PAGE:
It is interesting to us how the information business works sometimes. And even more interesting how people who find themselves under the microscope of that business choose to respond to the information it churns out on a daily basis.
First, it goes without saying that news gathering in America has become overtly biased, occasionally fake and (as a result) increasingly difficult to sort through … and to trust. There are more choices for information in the marketplace of ideas than ever … and not all of them are good choices.
Are we a good choice? Apparently, it depends on who you ask … and what day you ask them.
Certainly we do not mind criticism of our coverage. In fact we often publish letters from readers harshly criticizing our take on things.
Such exchanges, we believe, are good for the marketplace of ideas.
Also, we are never surprised when individuals who are criticized by our news outlet – or portrayed in an unflattering light by information we obtain – respond angrily or disdainfully to our coverage.
That goes with the territory …
“I have not even got a copy of the case file myself so I really can’t make any comment at this time,” Taylor told one of his two hometown papers, the Union County News.
Taylor then proceeded to throw a little shade our way …
“As of right now the only thing I know is what has been said by an outfit that is not even a news agency,” the sheriff said, referring to FITSNews.
As we noted in our article – and in this follow-up piece – the reporting we compiled was not based on anything we “said,” but rather on the contents of an investigative report prepared by agents of the S.C. State Law Enforcement Division (SLED).
We obtained this report via a Freedom of Information Act (FOIA) request after first asking for information related to this case nearly two years ago – during our coverage of the death of the sheriff’s office staffer who was at the center of the original inquiry.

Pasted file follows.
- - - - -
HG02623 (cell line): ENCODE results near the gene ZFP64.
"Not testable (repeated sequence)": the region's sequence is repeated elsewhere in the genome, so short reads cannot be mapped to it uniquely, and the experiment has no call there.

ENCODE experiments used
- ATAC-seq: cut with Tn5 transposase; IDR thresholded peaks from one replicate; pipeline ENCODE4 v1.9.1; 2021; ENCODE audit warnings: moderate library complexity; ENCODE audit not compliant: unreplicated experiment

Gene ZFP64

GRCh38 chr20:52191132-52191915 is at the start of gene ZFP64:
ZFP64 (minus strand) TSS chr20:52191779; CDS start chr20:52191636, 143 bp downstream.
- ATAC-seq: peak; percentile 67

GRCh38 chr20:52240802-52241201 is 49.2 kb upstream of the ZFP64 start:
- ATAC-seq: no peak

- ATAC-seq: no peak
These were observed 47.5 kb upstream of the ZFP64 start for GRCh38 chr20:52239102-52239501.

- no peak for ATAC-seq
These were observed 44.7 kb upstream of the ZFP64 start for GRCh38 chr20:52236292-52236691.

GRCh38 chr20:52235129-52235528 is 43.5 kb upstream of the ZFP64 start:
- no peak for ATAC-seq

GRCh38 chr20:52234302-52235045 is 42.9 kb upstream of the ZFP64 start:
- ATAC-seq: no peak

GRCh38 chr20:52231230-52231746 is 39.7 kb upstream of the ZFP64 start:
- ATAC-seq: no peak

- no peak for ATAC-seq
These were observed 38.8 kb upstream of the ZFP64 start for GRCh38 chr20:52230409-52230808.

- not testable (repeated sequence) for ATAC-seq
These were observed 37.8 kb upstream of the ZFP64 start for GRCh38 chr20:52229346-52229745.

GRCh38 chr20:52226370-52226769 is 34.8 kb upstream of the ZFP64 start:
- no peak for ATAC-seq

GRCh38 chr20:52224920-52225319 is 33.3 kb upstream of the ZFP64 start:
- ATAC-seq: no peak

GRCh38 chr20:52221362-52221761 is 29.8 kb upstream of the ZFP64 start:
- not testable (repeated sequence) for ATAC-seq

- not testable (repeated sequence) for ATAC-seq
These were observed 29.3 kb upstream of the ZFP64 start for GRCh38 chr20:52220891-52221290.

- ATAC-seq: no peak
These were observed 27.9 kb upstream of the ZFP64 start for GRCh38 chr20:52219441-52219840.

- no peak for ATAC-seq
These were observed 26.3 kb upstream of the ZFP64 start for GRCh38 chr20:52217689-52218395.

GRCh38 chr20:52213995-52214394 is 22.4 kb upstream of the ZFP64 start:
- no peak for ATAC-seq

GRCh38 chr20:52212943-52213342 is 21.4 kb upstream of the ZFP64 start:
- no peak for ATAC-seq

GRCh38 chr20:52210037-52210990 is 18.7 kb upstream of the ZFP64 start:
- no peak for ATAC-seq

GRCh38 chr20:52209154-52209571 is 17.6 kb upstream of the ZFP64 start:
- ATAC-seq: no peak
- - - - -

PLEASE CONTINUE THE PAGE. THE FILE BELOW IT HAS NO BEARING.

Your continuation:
The investigation was still active at that time, however, and so no information related to it was available then.
The since-completed report is now public information, however, and was obtained last week by multiple media outlets (including ours) – as well as by several local government officials in Union county.
In covering the allegations involving Taylor referenced by the report, we repeatedly noted that they were just that – allegations. Furthermore, we noted that the office of S.C. ninth circuit solicitor Scarlett Wilson – which was provided with a copy of the report – declined to seek misconduct in office charges against Taylor (although we believe she probably could have made some sort of misconduct case against him).
We further noted that SLED concurred with Wilson’s decision not to prosecute Taylor.
Ultimately, though, this story – and sheriff Taylor’s evasive response to it – is instructive for South Carolinians searching for truth amid the cacophony of “news” with which they are bombarded each day. It is a reminder that credibility is in the eye of the beholder – and that even the best-sourced stories can be challenged via ad hominem attacks.
Our policy? To seek and print the truth as best we know it and as best we can tell it …
Perception? That will take care of itself …